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Types of Alaska Crab


Alaska King Crab

Alaska dungeness crab photo

Alaska Dungeness Crab

King Crab used to be the golden child of the crabbing fishery in Alaska. Sea Captains had reported earnings of $150,000 in a three-week season during the 80s. Granted this represented a significant peak in the crabbing industry and king crab levels saw a sharp decline and were barely even harvested for years after a crash in 83. While the amount of king crab harvested and purchased is hardly where it used to be, the fishery is rebounding and has been looking strong for quite some time.  Various varieties of king crab yield high prices with nearly 76% of exports purchased by Japan. King crab varieties are harvested during the season which begins on October 15 out of Bristol Bay, Alaska. Most crabbing is done here, the Aleutian Islands and in the Bering Sea.

Tanner Crab

There are two varieties of tanner crab; the bairdi and opilio tanner crabs. When the king crab fishery took a dive during the 80s, the tanner crab industry became the area of much focus for struggling king crab fisherman. It seems however, that tanner crabs are not immune to their own fluctuations in the industry and over the last several years the harvests have been incredibly unpredictable. For the past two years however, the harvests have been an incredible 79% above industry standards.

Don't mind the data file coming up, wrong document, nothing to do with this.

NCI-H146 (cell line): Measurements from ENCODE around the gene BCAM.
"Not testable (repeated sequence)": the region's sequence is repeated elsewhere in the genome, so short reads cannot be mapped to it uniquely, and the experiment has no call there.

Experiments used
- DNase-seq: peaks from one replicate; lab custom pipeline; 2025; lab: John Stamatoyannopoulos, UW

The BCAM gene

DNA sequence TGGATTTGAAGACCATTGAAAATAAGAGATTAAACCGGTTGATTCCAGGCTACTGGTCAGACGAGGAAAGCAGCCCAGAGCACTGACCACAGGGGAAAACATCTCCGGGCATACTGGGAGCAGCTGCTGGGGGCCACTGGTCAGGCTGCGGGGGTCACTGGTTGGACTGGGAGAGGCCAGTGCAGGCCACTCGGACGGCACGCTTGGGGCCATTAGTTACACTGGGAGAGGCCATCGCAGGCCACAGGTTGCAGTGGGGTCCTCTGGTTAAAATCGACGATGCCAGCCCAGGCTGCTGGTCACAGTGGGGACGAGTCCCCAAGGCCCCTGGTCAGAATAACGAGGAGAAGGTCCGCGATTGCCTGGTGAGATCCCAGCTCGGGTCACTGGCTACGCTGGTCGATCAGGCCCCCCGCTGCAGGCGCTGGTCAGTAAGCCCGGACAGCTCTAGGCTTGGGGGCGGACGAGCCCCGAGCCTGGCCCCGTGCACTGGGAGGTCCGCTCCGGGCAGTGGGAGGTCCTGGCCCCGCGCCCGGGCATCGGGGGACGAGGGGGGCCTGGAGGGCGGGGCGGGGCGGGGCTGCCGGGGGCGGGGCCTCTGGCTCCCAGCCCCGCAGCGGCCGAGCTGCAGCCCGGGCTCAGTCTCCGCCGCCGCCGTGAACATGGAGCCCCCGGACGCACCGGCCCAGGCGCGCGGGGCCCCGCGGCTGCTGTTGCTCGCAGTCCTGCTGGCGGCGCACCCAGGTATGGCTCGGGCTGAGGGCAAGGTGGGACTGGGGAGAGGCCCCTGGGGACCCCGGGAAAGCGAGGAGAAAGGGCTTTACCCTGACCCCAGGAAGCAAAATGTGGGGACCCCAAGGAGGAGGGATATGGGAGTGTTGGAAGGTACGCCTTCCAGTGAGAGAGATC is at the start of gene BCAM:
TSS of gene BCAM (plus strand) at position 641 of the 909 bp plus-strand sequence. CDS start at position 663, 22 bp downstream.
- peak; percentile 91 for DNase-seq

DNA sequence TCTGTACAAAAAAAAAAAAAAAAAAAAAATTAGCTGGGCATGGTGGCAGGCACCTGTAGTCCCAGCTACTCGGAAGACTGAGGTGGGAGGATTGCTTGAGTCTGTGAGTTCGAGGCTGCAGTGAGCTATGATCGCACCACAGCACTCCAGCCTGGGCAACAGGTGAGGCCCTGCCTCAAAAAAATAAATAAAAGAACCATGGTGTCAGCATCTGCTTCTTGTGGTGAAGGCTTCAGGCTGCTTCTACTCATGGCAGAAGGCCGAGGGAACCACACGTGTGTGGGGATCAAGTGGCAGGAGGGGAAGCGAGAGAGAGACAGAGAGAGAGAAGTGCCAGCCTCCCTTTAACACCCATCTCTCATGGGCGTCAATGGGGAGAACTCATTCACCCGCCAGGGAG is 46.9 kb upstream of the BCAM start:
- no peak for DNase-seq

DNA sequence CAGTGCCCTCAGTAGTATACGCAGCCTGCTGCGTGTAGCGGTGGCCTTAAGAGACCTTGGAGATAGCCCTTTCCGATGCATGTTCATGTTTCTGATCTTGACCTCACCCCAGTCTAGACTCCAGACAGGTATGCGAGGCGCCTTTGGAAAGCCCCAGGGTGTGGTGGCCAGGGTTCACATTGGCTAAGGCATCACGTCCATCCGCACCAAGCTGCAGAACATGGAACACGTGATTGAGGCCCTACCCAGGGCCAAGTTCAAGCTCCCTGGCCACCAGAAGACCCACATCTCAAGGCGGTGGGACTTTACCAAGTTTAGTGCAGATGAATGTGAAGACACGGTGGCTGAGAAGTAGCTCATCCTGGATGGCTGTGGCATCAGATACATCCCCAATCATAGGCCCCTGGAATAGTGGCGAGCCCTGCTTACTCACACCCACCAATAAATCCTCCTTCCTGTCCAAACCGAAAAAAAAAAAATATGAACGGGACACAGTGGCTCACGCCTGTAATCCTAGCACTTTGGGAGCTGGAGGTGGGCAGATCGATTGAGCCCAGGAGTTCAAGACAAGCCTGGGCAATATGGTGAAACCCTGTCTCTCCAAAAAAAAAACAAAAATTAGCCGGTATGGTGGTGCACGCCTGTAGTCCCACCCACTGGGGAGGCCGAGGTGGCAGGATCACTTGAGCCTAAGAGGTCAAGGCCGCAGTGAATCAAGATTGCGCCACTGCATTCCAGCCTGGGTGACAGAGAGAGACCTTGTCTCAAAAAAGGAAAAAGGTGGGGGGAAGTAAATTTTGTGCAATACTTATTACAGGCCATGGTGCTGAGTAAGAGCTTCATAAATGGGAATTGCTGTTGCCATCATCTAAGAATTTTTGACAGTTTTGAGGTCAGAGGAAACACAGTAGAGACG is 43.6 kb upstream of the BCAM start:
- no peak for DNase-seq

Dungeness Crab

Dungeness Crab aren’t as financially alluring as some of the other crab species and can also be found in regions other than Alaska, with Dungeness crab being fished all the way down the Pacific coast into Mexico. It is however, an excellent way to gain industry experience before trying to make your way into other crabbing fisheries. Additionally, Dungeness crab harvests haven’t fluctuated as much as some of its counter parts and harvest projections look positive for the coming seasons. Dungeness crab are also found in shallow waters and river mouths meaning that boats fishing for Dungeness crab don’t navigate such treacherous waters. The season for catching Dungeness runs in two seasons as illustrated on our Alaska fisheries calendar: the summer and fall. The summer season runs from June 15 – August 15, while the fall begins in October and runs into November. It should be said though, that it is common for many Dungeness crab fisheries to remain open until February.

So if you think you can handle weather, hours and the demand physically on your body and also don’t mind paying your dues as a processor or cook, perhaps, just maybe, you might be able to find a spot in the popular, dangerous and ever-alluring crab fishery in Alaska.

Onshore Alaska Fishing Industry Employment (canning & processing) | =>